A hairdresser is passionate about mortuary makeup


Longtime hairstylist and Main Street fixture, Christine Andrews is dedicated to helping her clients look their best, even in death.

She recently embarked on a new adventure: hair and makeup for funerals.

While she focused on the hairstyle, she said she’s always “touched and touched” on makeup. Years of hairstyling left her with back pain and looking for something different.

Andrews’ first experience with funeral makeup was for a deceased friend. During the pandemic, she styled more friends and family members who died.

“I’m going in with the attitude that this is the last time you’re going to see the person,” she said. “You don’t want to walk in there and see them look horrible.”

Andrews said she remembers being a child and hearing people lamenting how their loved ones looked in the coffin – an experience she hopes people will protect from.

“I wanted their last image of their loved one to be beautiful, beautiful,” Andrews said. “I go the extra mile. I put false lashes on, give them the best they could have had.

Andrews said she aims to make sure her clients look “the way they’ve always looked”.

“I’ve gotten so many compliments on my work every time it hit me – ‘I don’t mind making kills,'” Andrews said. “It makes me feel good that when they see them, they’re like, ‘Oh, wow. She looks good.'”

One particularly memorable experience was styling a client whose hair she had been cutting for 40 years. This client, she said, loved golden tones and always made sure she looked her best.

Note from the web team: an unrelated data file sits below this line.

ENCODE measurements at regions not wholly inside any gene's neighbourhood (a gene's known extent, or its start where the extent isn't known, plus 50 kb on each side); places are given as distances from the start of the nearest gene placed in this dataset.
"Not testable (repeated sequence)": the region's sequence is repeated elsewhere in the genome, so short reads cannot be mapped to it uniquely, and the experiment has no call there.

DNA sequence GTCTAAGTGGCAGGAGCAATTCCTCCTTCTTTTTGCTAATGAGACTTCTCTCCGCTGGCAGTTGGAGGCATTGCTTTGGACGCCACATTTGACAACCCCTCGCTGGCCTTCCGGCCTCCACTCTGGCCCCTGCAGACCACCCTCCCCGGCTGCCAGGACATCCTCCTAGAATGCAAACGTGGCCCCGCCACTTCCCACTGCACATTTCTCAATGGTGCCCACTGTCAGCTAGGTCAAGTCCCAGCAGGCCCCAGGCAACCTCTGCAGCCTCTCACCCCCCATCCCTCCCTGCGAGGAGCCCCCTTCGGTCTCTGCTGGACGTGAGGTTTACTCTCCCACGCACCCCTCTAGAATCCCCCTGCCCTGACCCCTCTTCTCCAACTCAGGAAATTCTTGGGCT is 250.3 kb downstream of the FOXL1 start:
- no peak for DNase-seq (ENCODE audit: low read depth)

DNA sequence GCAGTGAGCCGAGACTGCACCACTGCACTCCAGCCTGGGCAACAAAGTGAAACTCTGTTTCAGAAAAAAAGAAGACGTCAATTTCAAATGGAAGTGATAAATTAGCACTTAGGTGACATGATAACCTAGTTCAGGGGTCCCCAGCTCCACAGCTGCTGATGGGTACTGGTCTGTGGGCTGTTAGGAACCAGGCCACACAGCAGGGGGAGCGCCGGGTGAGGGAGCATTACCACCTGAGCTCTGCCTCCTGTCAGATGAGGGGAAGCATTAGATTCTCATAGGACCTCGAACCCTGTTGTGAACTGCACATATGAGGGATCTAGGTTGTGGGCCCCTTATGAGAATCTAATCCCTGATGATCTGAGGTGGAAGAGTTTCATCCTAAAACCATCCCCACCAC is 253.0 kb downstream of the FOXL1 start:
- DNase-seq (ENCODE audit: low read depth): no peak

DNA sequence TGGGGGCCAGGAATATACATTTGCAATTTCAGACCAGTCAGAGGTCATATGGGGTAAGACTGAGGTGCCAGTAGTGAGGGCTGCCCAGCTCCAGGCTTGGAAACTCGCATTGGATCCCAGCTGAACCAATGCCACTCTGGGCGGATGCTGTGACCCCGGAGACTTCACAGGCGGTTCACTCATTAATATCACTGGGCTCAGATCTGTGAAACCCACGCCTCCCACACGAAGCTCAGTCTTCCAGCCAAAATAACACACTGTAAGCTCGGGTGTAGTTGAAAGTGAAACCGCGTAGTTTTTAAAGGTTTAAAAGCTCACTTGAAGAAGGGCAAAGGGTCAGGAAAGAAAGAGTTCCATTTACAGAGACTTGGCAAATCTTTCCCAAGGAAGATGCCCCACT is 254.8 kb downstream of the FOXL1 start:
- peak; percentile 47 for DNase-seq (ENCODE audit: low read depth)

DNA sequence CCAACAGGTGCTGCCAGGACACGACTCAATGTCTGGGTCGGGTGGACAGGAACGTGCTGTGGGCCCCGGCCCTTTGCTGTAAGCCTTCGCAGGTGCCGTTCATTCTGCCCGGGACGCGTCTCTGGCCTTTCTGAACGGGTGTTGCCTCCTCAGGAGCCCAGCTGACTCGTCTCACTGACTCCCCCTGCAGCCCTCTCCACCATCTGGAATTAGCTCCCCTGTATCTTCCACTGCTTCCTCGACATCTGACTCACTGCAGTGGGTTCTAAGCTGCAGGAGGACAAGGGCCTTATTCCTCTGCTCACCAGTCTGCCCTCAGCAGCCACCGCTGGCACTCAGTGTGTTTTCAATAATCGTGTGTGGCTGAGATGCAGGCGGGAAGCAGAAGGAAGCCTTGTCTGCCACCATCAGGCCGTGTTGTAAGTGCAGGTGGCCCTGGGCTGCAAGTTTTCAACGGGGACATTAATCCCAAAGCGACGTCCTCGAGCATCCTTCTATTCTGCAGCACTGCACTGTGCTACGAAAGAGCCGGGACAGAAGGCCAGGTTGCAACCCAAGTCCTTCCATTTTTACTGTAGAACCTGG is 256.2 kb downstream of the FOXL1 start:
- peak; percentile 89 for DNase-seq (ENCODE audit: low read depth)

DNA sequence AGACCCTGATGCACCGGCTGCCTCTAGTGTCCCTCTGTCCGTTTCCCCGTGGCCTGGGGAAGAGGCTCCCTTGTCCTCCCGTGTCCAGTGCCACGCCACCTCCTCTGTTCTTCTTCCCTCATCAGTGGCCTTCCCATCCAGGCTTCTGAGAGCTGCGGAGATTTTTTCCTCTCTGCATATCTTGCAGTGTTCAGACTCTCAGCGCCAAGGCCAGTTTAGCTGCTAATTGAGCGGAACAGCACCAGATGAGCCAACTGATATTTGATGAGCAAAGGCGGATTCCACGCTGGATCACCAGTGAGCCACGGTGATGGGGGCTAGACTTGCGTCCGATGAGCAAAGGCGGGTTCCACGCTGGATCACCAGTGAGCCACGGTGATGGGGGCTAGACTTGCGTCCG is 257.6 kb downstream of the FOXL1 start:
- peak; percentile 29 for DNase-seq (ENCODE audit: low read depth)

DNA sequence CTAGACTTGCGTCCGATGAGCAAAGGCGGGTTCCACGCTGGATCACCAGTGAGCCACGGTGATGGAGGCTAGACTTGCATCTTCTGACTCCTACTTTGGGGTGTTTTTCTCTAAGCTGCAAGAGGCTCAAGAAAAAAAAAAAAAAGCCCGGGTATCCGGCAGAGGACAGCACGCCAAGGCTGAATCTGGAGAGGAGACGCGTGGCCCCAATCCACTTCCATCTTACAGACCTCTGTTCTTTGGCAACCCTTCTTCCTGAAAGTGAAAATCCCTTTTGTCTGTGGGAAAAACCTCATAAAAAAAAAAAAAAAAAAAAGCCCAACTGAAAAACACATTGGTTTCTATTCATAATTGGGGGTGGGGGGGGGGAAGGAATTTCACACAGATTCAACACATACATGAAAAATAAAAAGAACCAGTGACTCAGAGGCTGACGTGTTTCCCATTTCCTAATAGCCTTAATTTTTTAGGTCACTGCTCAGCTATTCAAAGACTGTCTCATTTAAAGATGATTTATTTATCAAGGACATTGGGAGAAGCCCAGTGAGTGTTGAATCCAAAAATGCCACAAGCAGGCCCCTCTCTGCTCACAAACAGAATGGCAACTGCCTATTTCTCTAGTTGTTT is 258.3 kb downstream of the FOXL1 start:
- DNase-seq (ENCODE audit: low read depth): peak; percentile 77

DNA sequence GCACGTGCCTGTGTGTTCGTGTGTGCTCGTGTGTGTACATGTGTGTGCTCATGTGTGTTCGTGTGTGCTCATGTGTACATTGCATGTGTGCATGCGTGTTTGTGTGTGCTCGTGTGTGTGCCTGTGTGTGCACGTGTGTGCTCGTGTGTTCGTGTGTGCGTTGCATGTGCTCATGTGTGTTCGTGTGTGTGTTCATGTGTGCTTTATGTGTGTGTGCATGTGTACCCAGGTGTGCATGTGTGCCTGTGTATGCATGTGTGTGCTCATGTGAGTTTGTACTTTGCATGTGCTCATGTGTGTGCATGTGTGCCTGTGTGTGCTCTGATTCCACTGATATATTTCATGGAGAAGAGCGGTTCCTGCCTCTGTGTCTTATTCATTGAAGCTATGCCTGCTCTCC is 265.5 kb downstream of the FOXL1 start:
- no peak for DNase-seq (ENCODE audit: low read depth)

Andrews said when she saw the woman’s body she “looked nothing like herself”. Her hair was gray – not the blonde tone she had carefully maintained – and her skin had lost its color.

So the stylist got to work. She added color to the woman’s hair and used the golden makeup the woman liked. She finished the look with a gold lipstick – one of her and the wife’s favourites.

Andrews said she received so many compliments on the service that she thought she should continue the job professionally.

For one woman, who had gone bald late in life, Andrews visited a wig store with the woman’s daughters to buy a wig. She then cut and styled the wig as she had cut and styled the woman’s hair.r when she was a client. No one at the funeral could tell the woman was bald, she said.

Andrews said the first few times she put on makeup for a funeral, she was nervous. She always begins with a prayer, asking God to guide her hands to make the client look like their family remembers them.

“I turned it into gratitude,” she said, adding that she felt privileged to do this work.

Andrews said she’s sparked particular interest from people of color, who often don’t feel comfortable with in-house makeup services at a funeral home. Andrews, herself a woman of color, works with a full range of airbrushed makeup so she can carefully match the color of the person’s skin during her lifetime.

She said she works to follow the person’s traits and improve them.

“I’m not leaving until I’m happy with my job,” Andrews said, noting that she curled one woman’s hair three times until the hairstyle held the way she wanted.

To contact Andrews, call 508-291-1551.


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